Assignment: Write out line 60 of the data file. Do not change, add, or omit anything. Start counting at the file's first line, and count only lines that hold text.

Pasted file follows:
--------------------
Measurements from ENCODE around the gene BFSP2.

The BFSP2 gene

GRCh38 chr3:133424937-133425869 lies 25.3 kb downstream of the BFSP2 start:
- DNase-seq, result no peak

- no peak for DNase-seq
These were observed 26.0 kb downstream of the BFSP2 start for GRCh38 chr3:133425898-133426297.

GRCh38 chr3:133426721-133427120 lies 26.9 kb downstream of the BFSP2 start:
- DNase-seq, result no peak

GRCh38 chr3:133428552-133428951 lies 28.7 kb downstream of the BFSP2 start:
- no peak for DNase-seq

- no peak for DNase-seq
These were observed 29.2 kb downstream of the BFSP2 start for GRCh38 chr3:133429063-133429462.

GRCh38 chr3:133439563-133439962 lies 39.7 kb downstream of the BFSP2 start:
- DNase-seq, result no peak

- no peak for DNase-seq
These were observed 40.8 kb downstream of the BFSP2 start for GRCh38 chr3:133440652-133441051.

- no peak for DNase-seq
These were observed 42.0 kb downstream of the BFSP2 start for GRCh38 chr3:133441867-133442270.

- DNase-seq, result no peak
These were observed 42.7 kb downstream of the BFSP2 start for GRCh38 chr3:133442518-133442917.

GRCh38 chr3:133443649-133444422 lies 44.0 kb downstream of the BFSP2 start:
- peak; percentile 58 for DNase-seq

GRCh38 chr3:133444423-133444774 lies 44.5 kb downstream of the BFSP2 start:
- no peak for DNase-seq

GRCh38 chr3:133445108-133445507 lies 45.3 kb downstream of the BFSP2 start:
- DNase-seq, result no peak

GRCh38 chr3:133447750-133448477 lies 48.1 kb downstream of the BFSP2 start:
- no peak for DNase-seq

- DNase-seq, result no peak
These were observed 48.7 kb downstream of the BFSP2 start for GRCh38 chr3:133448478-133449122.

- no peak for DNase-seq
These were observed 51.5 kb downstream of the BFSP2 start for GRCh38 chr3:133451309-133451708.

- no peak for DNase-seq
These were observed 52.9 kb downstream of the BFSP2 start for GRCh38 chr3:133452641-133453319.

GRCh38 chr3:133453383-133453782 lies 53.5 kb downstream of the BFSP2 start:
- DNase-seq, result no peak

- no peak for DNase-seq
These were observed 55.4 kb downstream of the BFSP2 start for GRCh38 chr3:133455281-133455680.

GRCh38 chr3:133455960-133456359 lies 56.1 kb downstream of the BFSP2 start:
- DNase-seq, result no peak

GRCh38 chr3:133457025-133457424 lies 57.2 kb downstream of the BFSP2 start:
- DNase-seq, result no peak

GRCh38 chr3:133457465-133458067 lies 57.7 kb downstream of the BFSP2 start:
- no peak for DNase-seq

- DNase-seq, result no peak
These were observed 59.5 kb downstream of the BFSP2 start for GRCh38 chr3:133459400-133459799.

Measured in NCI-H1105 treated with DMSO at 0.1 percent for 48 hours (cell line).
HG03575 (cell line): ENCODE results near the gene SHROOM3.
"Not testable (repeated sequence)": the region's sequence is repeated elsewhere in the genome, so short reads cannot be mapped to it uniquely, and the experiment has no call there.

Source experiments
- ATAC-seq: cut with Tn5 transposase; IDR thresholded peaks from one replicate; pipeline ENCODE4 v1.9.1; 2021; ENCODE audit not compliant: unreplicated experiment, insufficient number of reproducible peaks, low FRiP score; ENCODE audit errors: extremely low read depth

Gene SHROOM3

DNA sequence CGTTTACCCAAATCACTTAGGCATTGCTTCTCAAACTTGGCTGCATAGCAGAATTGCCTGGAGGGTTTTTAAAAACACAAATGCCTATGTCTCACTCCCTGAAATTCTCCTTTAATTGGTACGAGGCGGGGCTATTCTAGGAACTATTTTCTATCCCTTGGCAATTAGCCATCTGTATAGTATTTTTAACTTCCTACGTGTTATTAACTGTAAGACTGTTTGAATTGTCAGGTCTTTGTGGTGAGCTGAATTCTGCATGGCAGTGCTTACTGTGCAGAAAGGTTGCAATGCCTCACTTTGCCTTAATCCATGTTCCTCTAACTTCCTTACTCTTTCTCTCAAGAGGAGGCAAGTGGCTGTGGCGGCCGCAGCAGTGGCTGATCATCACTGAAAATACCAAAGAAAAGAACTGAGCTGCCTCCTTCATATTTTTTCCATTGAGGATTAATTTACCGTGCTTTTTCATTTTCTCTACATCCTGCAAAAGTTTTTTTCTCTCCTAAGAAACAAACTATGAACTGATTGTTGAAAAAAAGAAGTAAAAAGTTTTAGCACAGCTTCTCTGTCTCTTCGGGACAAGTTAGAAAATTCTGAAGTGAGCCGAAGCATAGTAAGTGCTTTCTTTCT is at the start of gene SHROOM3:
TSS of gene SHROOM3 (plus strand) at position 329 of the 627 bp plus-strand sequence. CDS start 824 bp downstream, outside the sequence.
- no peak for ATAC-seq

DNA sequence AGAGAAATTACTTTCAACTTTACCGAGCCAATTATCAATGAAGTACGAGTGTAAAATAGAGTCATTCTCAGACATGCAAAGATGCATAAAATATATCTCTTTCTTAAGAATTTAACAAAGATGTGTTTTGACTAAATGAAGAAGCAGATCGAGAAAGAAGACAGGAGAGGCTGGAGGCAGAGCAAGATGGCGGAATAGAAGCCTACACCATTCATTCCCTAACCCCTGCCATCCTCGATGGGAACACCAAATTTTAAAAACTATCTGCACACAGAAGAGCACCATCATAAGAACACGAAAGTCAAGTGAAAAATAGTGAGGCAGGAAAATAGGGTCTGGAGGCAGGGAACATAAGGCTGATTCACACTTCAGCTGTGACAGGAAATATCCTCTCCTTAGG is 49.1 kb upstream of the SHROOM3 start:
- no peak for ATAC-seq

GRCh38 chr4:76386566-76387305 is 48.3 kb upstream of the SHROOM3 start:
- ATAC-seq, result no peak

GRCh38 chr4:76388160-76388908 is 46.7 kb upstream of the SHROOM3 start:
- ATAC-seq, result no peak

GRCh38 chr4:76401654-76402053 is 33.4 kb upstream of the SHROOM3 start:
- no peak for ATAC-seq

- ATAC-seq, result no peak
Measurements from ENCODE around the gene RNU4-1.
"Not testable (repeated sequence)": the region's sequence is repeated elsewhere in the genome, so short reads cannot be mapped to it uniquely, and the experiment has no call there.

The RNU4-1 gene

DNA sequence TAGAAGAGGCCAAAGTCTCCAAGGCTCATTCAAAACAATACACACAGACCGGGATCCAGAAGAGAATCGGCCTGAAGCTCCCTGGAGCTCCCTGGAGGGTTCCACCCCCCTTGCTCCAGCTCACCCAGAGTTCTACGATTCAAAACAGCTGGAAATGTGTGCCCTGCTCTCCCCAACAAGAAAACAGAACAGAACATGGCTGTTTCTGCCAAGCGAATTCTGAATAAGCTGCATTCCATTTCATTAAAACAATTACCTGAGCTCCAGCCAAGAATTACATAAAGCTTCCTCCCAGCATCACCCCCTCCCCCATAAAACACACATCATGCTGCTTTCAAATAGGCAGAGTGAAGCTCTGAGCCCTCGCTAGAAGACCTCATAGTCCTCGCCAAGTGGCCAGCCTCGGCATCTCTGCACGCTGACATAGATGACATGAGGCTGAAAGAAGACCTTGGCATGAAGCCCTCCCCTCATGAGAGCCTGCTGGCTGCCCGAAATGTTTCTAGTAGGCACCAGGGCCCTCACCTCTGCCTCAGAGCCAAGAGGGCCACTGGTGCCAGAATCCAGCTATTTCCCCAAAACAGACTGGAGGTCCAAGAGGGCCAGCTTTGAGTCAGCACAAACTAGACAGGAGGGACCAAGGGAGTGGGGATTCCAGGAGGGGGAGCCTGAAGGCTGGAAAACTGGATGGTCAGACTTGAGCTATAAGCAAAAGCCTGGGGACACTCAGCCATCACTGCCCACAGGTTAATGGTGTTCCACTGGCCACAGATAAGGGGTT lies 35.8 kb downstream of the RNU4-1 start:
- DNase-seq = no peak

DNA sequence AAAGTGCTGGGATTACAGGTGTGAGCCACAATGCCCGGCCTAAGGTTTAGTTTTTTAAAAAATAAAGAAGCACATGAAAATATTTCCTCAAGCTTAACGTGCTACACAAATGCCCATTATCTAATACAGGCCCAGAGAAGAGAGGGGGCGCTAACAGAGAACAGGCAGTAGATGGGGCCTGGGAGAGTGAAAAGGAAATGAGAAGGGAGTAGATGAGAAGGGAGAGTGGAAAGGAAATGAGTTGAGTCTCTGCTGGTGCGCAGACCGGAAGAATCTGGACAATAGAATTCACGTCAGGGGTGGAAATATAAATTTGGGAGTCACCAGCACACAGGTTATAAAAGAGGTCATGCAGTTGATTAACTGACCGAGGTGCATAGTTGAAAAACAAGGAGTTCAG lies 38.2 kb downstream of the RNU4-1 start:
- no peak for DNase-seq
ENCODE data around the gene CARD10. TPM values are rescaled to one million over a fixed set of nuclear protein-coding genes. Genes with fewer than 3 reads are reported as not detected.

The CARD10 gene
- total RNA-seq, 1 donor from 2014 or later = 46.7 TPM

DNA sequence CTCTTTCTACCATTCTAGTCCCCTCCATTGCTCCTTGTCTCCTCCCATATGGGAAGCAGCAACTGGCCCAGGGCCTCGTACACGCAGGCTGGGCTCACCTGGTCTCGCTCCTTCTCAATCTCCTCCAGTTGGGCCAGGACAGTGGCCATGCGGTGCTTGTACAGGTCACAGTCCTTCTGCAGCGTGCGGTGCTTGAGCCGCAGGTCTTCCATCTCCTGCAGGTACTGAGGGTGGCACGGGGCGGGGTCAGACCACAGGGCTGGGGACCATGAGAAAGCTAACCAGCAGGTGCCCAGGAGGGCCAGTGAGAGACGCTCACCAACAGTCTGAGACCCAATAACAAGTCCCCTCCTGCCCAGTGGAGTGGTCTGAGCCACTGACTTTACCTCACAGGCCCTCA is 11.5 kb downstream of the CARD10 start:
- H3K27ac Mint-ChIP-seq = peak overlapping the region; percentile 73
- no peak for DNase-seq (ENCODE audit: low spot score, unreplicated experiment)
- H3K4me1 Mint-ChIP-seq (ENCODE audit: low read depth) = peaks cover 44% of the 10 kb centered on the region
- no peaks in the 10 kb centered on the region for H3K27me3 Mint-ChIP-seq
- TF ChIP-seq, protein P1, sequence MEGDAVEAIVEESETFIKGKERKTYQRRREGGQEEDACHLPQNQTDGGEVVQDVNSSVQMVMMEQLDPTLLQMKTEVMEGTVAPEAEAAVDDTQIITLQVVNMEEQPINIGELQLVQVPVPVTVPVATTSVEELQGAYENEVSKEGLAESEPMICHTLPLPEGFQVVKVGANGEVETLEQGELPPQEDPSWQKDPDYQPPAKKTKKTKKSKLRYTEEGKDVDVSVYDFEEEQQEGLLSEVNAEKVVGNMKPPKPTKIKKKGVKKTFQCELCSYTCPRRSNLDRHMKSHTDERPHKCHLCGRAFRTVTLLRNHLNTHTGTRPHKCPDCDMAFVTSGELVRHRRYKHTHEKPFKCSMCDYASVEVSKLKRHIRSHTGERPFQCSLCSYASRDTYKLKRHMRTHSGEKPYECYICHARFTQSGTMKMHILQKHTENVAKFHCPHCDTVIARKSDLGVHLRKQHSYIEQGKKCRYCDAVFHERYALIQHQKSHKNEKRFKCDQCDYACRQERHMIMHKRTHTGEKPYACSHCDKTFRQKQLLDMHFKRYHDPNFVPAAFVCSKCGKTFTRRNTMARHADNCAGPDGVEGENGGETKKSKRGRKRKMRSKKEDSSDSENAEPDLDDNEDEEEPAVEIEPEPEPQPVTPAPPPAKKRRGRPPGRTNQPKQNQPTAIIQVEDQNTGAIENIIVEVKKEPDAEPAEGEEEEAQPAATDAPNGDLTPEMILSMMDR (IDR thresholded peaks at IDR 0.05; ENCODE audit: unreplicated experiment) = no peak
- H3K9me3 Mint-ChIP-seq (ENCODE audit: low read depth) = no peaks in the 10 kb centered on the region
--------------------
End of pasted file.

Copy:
GRCh38 chr4:76388160-76388908 is 46.7 kb upstream of the SHROOM3 start: